Kelly Patton and Garret Patton appear in Gulf View Drive. Photo courtesy of Little Colonel Playhouse.
Last season, Little Colonel Players mounted a thoughtful production of Last Train to Nibroc, the first in a trilogy of plays by Arlene Hutton charting the relationship of Raleigh and May, a young couple from Kentucky who meet during World War II. Now comes the final chapter, Gulf View Drive, with the same two actors who so successfully portrayed these characters the first time: Garret and Kelly Patton.
A program note explains that it was decided not to mount the second play, See Rock City, because it was deemed to be too sad and unresolved, with the couple apparently separated, uncertain about whether they have a future together. Audiences are not always easy to come by, so it is difficult to fault companies for choosing as much for the marketplace as for artistic gratification. But I must confess disappointment at the missed opportunity of following the story through all three plays, especially since they have done a pretty good job once again.
We catch up to the couple in 1953, which positions the trilogy as neatly encapsulating the American post-war period on the cusp of Eisenhower-era prosperity. They are now married and living on the gulf coast of Florida with May’s mother, and Raleigh’s mother has come for an extended visit. After his sister Treva arrives to escape a troubled marriage, the stress and strain of Raleigh and May’s relationship begin to be explored in earnest, allowing the playwright to explore a moving family dynamic. What results is a scenario that finds satisfying dramatic resolution while forecasting societal changes that are still part of the social and political discourse today.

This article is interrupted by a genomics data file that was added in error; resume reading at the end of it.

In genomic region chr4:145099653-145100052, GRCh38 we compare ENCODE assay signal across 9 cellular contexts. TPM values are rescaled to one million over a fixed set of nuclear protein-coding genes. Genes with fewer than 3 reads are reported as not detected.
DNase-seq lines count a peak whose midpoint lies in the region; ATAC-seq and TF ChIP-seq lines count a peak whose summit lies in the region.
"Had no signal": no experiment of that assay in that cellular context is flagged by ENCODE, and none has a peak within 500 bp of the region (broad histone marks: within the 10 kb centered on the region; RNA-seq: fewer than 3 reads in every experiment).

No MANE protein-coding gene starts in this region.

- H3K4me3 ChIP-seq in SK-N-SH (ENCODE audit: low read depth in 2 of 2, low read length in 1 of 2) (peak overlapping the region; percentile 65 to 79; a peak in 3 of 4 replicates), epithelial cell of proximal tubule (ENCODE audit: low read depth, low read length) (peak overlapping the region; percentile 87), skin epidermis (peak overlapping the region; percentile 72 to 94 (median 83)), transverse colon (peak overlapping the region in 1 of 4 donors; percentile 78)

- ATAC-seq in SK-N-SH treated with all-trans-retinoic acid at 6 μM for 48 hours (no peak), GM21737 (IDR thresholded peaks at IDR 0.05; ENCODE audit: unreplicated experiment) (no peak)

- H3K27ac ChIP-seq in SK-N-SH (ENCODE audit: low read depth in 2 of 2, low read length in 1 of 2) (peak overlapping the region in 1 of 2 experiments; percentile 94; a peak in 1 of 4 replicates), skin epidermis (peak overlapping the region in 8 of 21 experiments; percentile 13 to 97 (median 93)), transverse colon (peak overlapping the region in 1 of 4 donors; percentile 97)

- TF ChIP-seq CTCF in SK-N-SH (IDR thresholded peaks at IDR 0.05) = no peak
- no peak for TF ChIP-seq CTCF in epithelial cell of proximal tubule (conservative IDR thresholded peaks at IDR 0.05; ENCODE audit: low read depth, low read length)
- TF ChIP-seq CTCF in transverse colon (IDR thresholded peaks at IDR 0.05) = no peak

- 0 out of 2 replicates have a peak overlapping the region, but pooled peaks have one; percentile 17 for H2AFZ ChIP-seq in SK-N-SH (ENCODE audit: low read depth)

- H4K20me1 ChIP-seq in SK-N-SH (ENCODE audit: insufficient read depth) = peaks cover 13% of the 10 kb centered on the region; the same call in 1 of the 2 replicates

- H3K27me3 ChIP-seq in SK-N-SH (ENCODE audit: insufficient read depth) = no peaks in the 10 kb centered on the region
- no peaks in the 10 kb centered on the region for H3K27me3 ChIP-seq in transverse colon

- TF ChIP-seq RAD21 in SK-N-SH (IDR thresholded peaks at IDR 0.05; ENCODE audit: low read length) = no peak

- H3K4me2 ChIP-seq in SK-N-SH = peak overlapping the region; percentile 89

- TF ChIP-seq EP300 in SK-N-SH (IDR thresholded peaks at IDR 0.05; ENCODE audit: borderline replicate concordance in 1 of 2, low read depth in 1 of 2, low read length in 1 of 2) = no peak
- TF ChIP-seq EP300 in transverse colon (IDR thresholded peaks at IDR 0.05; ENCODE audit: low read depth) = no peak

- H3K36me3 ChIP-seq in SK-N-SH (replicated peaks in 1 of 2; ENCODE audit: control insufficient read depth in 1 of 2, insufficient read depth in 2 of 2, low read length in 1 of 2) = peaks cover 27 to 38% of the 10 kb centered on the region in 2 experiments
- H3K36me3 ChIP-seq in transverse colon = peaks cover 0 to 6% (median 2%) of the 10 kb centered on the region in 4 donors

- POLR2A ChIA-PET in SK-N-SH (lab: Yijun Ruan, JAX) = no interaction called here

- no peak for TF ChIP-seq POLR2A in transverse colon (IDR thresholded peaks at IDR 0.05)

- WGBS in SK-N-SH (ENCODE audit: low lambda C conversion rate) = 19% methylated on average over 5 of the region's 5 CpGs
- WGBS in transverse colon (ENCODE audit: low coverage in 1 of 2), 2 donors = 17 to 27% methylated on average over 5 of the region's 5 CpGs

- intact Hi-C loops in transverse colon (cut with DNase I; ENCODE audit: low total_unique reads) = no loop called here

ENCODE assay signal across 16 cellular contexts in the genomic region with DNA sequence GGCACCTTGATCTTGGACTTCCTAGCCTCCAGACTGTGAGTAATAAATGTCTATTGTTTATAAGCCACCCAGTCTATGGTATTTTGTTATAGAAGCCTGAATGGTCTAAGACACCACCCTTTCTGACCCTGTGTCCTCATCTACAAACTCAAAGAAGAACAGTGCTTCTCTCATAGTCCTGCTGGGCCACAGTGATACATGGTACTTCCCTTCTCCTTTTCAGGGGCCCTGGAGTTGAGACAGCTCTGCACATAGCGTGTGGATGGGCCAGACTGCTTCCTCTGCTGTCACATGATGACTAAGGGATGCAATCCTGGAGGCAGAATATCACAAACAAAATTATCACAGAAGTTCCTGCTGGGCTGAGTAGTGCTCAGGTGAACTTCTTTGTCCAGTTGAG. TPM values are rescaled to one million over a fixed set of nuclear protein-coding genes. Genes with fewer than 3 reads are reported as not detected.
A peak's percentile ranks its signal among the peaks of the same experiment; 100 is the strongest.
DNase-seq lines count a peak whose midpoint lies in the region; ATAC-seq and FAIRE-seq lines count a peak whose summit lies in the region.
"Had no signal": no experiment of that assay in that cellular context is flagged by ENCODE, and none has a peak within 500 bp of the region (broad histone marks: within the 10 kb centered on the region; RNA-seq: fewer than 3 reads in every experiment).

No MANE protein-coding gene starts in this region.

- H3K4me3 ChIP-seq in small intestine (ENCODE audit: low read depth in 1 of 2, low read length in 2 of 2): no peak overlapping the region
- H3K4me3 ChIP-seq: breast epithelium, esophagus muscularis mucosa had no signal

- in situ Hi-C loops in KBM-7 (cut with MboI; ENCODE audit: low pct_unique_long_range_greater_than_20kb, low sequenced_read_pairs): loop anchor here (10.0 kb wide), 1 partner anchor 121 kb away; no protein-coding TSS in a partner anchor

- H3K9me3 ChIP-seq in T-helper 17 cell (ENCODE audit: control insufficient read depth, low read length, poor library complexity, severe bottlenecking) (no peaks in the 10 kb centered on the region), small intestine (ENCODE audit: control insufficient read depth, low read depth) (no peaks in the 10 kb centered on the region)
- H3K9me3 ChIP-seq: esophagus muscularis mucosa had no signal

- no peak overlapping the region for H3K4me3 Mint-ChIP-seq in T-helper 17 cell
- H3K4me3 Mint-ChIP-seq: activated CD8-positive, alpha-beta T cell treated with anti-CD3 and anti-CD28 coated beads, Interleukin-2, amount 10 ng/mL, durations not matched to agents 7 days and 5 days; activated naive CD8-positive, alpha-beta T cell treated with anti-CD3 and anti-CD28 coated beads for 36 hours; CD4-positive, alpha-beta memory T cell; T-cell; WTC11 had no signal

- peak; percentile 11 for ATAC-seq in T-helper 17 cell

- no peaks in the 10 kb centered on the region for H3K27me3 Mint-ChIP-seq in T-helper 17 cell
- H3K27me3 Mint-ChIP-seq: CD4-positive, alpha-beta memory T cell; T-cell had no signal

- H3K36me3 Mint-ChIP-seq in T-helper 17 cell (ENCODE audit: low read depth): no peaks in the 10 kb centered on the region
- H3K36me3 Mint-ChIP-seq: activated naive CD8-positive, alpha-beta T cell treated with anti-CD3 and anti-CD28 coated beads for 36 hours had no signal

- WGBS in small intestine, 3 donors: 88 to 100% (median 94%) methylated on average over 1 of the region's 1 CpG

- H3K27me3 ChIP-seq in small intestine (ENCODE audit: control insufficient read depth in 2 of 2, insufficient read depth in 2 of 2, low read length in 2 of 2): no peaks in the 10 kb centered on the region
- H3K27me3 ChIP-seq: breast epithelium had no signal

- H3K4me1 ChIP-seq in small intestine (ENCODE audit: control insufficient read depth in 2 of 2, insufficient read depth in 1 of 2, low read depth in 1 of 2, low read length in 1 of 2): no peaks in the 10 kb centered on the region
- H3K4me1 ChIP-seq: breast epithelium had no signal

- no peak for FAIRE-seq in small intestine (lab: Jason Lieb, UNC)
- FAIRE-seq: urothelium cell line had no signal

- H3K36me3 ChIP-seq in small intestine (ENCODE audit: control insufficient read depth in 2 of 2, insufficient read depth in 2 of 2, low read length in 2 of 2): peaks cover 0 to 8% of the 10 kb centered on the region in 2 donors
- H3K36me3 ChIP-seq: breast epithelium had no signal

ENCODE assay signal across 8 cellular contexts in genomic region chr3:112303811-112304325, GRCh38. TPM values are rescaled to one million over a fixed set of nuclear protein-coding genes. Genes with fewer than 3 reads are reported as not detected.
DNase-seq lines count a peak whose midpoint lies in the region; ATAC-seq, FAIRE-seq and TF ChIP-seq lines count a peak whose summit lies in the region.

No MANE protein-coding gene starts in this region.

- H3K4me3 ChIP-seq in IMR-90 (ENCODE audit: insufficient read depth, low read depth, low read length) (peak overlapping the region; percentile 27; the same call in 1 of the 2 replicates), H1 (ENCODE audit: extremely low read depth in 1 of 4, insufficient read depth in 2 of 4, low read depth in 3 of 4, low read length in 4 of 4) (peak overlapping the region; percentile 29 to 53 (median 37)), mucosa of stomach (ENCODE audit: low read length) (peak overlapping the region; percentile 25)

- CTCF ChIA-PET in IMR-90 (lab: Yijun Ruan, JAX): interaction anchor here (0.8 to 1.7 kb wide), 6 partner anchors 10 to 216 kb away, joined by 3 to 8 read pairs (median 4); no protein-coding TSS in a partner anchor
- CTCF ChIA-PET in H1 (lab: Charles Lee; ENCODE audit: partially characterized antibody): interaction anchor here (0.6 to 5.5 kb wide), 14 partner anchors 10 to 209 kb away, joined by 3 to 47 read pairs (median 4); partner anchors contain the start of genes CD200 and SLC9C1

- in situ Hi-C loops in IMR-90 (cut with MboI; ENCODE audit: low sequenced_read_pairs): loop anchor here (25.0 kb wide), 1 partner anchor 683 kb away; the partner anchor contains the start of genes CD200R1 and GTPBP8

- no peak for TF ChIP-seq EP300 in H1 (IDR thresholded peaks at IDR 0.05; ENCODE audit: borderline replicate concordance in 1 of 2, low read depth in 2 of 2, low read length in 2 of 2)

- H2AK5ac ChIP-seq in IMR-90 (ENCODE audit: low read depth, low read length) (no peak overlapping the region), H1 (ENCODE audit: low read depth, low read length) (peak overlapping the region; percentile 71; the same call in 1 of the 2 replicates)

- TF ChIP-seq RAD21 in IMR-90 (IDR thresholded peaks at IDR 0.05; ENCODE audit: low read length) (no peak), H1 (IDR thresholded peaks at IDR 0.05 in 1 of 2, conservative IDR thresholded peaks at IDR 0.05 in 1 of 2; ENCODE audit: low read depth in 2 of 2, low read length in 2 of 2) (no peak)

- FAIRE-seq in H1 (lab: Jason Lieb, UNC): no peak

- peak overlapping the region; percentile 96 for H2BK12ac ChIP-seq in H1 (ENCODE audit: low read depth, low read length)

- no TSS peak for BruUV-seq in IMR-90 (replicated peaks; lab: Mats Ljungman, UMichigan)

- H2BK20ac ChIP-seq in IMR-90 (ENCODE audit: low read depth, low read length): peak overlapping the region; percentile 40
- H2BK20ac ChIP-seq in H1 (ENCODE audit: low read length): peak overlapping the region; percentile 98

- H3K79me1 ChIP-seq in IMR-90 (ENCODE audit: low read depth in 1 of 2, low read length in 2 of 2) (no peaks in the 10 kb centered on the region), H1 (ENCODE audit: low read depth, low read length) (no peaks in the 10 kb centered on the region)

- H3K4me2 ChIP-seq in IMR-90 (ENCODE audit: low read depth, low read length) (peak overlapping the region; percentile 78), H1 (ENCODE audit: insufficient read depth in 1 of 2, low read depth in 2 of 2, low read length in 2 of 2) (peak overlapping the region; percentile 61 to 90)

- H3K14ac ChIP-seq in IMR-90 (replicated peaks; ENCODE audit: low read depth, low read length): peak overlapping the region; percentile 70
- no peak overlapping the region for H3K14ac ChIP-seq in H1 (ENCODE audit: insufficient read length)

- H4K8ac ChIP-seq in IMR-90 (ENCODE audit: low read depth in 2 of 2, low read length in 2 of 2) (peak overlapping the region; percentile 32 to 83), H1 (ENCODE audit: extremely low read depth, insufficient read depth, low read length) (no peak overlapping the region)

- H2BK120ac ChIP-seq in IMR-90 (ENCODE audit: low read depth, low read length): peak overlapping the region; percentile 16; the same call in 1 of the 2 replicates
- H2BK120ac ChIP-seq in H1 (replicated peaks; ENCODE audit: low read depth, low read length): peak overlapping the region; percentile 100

Garrett and Kelly Patton bring some of the same deep understanding of Raleigh and May that characterized their first attack on this couple, although the inclusion of other characters dilutes the impact slightly. Grace Poganski does well by Mrs. Brummett (Raleigh’s mother), but she is hampered somewhat by the writer’s insistence on grounding this character in tired mother-in-law clichés that are the one truly weak aspect of the writing. It provides for some laughs and Ms. Patton, in particular, plays off Ms. Polanski’s well-turned judgmental barbs with great subtlety; but it remains a weakness.
As May’s mother, Mrs. Gill – who lives with the couple – Janet Morris finds the (comparatively) free spirit and compassion of the character, illustrating a sharp contrast between the two mother hens. Finally, Kristina Ramsey attacks the role of Treva with great energy that threatens to overcome the character but still manages to illuminate the conflicts within a complex and self-absorbed woman grappling with her own domestic troubles.
Although the early scenes suffered a few stumbled line readings and dropped cues, the overall pace of Martha Frazier’s staging was brisk, moving at just the right speed to allow the audience to connect with the characters.
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